IAHR, founded in 1935, is a worldwide independent member-based organisation of engineers and water specialists working in fields related to the hydro-environmental sciences and their practical application. Activities range from river and maritime hydraulics to water resources development and eco-hydraulics, through to ice engineering, hydroinformatics, and hydraulic machinery.
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You are here : eLibrary : IAHR World Congress Proceedings : 36th Congress - The Hague (2015) ALL CONTENT : Special sessions : Climate variability and changes in streamflow and precipitation extremes
Climate variability and changes in streamflow and precipitation extremes
Evaluation of the influences of coupled oceanic-atmospheric oscillations affecting streamflow and precipitation extremes
and characteristics at a regional scale is the focus of this study. Two oscillations considered in this study and they are:
Atlantic multidecadal oscillation (AMO), El Nino southern oscillation (ENSO). The study area is the South-Atlantic Gulf region
of the U.S. Several standard low flow indices, streamflow deficit durations, temporal occurrences of these deficits and other
characteristics of low flow extremes during two different phases of these oscillations are evaluated. Higher end streamflow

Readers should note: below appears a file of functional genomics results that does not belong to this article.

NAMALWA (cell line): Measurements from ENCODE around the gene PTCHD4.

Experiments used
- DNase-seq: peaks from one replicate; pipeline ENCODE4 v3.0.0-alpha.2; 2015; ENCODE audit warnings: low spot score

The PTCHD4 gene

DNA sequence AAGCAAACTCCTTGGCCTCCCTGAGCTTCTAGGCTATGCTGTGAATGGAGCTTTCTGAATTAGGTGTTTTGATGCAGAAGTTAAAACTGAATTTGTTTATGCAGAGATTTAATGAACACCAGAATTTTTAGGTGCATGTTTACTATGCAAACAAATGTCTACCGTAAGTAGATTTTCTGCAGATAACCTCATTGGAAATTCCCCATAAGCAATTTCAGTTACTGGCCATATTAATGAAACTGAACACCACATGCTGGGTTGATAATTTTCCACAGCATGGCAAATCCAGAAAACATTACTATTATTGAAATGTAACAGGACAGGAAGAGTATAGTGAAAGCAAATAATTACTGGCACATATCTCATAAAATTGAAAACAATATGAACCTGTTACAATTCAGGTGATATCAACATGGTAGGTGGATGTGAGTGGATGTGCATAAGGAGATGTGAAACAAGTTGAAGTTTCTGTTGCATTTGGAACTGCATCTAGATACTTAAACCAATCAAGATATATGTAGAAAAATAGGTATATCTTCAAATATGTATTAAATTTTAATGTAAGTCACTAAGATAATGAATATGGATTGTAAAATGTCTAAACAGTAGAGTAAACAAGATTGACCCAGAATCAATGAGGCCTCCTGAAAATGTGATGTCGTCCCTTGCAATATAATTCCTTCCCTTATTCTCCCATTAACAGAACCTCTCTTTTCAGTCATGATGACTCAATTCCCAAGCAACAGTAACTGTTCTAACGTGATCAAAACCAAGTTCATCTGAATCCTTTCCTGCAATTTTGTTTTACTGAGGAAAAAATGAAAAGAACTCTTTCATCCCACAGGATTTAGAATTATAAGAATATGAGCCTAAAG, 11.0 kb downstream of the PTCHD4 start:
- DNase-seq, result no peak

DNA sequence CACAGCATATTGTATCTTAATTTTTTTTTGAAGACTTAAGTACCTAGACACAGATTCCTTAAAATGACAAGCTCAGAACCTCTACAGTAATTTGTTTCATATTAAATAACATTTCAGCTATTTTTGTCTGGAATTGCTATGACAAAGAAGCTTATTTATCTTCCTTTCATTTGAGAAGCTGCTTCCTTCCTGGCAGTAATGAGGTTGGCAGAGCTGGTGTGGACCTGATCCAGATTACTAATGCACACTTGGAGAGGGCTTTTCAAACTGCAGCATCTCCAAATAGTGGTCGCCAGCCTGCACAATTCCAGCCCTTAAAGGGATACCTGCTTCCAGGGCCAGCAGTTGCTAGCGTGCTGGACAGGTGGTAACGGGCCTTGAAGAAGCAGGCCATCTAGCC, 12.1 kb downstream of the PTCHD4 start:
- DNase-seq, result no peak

and precipitation extremes are also evaluated using several extreme indices. Variability of streamflows and precipitation
extremes are evaluated using a joint probability approach. Long-term precipitation and streamflow data from 45 Hydro-
Climatic Data Network (HCDN) basins that are least distributed by anthropogenic influences are used for evaluation.
Parametric hypothesis tests are used to evaluate statistically significant changes in the characteristics of low and high flows
and precipitation extremes. Inferences about influences of oscillations on droughts/floods from the results of statistical
analysis and possible physical basis explanations are expected outcomes of this study. Evaluation and understanding of
changes in frequency and intensity (severity) of droughts as well as floods conditioned on precipitation extremes and their
links to climate variability are critical for basin scale water resources management. Spatially varying (uniform and nonuniform
influences of oscillations on streamflow and precipitation extremes are noted. Regional climatology defines the
extent of these influences in the region.
File Size : 1,142,797 bytes
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Chapter : IAHR World Congress Proceedings
Category : 36th Congress - The Hague (2015) ALL CONTENT
Article : Special sessions
Date Published : 19/08/2015
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